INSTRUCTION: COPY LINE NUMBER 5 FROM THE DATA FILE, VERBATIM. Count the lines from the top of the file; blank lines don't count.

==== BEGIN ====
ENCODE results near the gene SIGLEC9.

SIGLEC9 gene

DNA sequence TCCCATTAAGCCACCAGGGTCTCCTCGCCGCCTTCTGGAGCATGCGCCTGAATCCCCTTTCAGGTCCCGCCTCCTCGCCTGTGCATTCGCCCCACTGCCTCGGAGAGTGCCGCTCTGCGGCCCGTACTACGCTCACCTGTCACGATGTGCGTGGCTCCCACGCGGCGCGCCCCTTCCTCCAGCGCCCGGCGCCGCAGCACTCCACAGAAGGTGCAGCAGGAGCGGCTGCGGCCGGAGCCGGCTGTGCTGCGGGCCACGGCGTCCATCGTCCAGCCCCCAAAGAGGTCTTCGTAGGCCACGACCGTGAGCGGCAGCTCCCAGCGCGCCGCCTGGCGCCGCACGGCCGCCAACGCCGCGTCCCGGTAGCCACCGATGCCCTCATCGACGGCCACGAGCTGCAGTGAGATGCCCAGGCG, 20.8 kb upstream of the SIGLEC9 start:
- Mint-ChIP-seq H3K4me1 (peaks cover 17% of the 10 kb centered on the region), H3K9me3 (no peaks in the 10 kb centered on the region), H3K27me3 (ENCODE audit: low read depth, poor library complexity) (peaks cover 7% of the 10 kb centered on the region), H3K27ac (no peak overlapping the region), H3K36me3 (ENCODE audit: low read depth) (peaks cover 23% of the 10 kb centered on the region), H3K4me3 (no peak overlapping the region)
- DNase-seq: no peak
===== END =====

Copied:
- DNase-seq: no peak